Everything about Passing, the astonishing and just-plain-satisfying debut of actor Rebecca Hall as a writer and director, feels like a revelation. This is a movie that is simultaneously incredibly modern, like it could only have been made today, but also could be a little treasure rediscovered from pre-Code Hollywood. Not just because it’s based on a novel, by Nella Larsen, from 1929. And not just because of Hall’s choices to shoot in black-and-white and in an old-fashioned square aspect ratio. But because it feels like Passing could have been one of the movies that inspired that absolute bastard Will H. Hays to implement his censorious code.
A movie about the interior lives of Black women? (Are Black women human? Signs point to yes!) About happy — and materially successful — Black family life that is able to find joy even in a society that wants to crush it? About the perniciousness of racism that leads some Black people, when they are able to, to pretend they are White? That suggests that while racism is of course incredibly real and dangerous, race itself is complete invention that would not endure if it were not serving some insidious purpose?
Oh yes, Passing is bone-deep subversive. Even today. It shouldn’t have to be, but thank goodness that it is.
There is such calming ordinariness, in a way that we see onscreen almost vanishingly, in Passing’s portrait of Irene (Tessa Thompson: Men in Black: International, Avengers: Endgame). We meet her as she’s out and about on a sweltering summer’s day in Manhattan, doing little shopping chores — looking for a birthday gift for one of her young sons — then stopping for a refreshment of tea at a hotel cafe. Though we also feel her tension, her trepidation, in every interaction, from shop clerk to hotel doorman, as she peeks out from under the rim of her stylish summer hat: Is she, a Black woman, being treated politely because she is encountering White people willing to let her be… or is she actually passing for White, and hence flying under the racial radar? This might be a thing we, as viewers, didn’t clock if we didn’t know in advance what the movie was about, but as Hall presents Irene, as Thompson plays her anxious coyness, and as our foreknowledge allows, Passing drips with a quiet dread from its opening moments.
But that’s nothing to what happens when, in that hotel cafe, Irene runs into an old friend from school she hasn’t seen for years: Clare (Ruth Negga: Warcraft, World War Z), who is passing for White so well that her obnoxiously racist husband, wealthy banker John (Alexander Skarsgård: Godzilla vs. Kong, Long Shot), doesn’t even realize his wife is a Negro. (The film uses appropriate historical language, so Negro and colored are used as synonyms for Black. In fact, I don’t think the word Black is used at all, at least not in the way we use it today. And a forewarning: The n-word also makes a very occasional appearance.)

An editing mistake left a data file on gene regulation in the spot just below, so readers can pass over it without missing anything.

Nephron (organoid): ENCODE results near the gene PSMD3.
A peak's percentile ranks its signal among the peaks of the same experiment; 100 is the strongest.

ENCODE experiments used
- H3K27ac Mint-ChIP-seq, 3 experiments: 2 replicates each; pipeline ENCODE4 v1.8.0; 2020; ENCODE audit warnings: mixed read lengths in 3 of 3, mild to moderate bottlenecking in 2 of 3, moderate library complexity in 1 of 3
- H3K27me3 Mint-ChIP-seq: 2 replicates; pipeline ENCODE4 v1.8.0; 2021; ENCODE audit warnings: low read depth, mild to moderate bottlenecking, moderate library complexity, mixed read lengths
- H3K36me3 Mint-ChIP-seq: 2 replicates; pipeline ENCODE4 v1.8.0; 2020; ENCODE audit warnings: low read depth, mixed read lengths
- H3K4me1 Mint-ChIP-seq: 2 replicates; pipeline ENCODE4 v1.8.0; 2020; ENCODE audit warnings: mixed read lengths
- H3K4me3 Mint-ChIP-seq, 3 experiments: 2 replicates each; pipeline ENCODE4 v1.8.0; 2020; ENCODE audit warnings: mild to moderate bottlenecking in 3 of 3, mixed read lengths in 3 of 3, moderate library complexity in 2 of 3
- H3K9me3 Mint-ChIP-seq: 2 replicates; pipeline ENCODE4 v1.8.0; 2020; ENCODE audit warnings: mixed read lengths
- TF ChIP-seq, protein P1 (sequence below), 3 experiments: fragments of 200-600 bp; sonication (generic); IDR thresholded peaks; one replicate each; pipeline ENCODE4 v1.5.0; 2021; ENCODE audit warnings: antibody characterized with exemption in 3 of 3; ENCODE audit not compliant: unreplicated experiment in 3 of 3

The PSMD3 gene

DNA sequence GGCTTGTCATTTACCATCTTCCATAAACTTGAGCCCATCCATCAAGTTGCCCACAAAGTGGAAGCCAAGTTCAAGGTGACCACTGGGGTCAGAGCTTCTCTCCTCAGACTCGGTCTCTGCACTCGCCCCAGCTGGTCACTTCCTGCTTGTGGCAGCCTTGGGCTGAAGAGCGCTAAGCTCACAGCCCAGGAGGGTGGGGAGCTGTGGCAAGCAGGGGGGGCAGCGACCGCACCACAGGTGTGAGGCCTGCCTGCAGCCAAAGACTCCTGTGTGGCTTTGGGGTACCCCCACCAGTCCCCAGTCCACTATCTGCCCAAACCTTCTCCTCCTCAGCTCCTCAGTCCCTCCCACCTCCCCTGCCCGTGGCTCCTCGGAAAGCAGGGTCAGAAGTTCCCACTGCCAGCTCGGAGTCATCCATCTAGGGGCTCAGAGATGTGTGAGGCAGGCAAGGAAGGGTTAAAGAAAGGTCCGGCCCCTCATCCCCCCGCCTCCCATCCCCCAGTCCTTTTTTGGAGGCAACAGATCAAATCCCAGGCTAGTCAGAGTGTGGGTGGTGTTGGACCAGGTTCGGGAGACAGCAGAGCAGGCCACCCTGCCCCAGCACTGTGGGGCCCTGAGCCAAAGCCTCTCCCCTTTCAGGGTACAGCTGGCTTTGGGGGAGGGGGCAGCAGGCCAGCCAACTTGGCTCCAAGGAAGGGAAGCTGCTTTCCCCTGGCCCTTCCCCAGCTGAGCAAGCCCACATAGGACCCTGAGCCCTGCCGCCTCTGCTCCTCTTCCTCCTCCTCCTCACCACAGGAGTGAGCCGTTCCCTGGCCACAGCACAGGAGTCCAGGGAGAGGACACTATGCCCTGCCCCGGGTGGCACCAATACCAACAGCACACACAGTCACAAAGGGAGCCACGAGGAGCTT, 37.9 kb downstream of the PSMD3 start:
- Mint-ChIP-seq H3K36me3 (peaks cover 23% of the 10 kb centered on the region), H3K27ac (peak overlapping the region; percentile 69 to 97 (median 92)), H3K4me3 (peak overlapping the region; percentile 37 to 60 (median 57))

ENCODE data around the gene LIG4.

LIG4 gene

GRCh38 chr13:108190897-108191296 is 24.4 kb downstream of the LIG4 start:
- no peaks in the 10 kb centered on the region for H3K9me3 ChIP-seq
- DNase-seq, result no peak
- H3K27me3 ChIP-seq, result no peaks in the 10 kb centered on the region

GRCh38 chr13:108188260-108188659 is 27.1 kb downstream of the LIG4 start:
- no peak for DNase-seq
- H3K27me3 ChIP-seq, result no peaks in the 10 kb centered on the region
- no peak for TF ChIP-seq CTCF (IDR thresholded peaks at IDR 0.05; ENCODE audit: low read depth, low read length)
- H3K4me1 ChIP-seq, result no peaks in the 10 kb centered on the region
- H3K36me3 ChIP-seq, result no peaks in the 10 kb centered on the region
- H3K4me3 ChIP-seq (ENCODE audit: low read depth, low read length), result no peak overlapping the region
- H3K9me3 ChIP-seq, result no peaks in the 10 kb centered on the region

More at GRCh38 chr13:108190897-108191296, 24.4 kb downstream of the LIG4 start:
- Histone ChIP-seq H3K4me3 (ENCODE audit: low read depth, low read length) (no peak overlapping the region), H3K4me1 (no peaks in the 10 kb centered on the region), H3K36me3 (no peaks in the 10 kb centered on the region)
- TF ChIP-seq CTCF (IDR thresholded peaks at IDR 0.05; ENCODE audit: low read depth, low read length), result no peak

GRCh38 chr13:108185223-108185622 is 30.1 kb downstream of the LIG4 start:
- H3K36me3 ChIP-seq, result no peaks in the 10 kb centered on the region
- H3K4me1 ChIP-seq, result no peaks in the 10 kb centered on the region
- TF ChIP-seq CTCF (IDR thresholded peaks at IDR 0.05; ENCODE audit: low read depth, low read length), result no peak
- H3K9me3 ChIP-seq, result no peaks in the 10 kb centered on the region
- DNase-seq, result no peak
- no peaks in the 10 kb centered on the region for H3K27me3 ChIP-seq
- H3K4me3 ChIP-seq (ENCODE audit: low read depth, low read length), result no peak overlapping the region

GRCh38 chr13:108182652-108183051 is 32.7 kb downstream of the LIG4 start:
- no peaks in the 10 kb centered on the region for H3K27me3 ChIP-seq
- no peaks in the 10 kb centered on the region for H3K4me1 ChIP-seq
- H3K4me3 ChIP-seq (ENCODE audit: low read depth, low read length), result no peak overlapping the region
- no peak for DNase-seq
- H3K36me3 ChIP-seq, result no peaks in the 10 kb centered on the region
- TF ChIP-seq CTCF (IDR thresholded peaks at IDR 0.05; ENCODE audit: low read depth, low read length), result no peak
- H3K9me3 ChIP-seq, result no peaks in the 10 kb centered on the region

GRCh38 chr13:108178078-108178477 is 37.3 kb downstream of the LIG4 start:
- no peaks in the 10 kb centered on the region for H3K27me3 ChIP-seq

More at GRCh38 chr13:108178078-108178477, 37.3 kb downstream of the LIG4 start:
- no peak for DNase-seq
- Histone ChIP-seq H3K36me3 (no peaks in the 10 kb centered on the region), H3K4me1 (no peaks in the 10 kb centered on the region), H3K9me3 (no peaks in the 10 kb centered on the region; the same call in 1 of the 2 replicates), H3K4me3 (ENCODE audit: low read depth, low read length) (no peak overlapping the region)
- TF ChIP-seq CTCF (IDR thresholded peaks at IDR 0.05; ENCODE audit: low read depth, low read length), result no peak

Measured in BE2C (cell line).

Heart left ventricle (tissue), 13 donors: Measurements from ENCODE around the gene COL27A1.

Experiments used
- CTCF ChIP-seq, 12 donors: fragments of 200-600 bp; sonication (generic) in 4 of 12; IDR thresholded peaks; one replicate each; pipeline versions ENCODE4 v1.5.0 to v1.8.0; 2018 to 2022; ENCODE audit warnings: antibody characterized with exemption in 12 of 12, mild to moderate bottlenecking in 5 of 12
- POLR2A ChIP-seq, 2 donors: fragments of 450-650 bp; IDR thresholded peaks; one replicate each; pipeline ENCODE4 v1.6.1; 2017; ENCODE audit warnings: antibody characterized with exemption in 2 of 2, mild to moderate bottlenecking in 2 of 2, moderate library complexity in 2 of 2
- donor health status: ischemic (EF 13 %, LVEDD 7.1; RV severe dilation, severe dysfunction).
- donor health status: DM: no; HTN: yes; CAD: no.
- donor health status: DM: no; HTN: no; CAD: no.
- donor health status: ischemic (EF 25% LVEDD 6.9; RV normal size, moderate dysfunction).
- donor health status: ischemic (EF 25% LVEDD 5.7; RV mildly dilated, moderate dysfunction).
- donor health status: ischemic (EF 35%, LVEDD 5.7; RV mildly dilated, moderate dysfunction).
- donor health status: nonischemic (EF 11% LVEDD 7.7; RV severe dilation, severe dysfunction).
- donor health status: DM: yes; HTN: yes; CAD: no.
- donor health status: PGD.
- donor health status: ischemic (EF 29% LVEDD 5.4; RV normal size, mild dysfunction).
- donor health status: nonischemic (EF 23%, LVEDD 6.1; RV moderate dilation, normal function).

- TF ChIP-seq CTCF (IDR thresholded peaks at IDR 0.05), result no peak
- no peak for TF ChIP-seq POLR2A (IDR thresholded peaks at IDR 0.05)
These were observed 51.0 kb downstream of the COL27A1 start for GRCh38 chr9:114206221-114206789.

The women reconnect, and a new friendship slowly develops between them, which we witness very much from Irene’s delicately half-baffled, half-astonished perspective. The risk with which Clare lives seems to unnerve Irene… and it unnerves us, too. There’s a brittle whistling-past-the-graveyard ominousness to Negga’s performance, as if Clare, who bursts with joie de vivre, is perhaps desperate to enjoy the precarious charm of her life while she can, because it could be snatched away at any moment.
Obviously I have no idea what it means to move through this world with Black skin, but I wonder if that’s something that rings true still for Black people today, in a way that has nothing to do with “passing.” That no matter how happy you are just living your life, at any moment something or someone could remind you that you are, in the eyes of some, different, less than. Other.
Hall’s own family history — one of her grandfathers was of African-American and White European heritage who passed for white — is part of the extraordinary tapestry of identity woven into Passing. Just as Edu Grau’s (Suffragette, The Gift) gorgeous cinematography eliminates subtle differences in skin tone among the cast, Hall’s approach to her story shares Irene’s flummoxed bemusement. What does “race” mean, anyway, when skin color occurs along a spectrum, and when the perceptions of others can be so malleable?
The lovely jazz-age-inspired score by Devonté Hynes (Fifty Shades of Grey, Palo Alto) among other aspects of the film — Prohibition! — roots Passing in 1920s New York, but it’s universal, too. This is a movie not only about race but also about class, motherhood, and marriage. (Irene is also married, to Brian [André Holland: Moonlight, Selma], a doctor.) It’s about how all the many things that are expected of us from the world become things we embrace, or push back against, or struggle to reconcile within ourselves. As Irene notes, “We’re all of us passing for something or other.” That, like the film as a whole, is beautiful, and beautifully wise.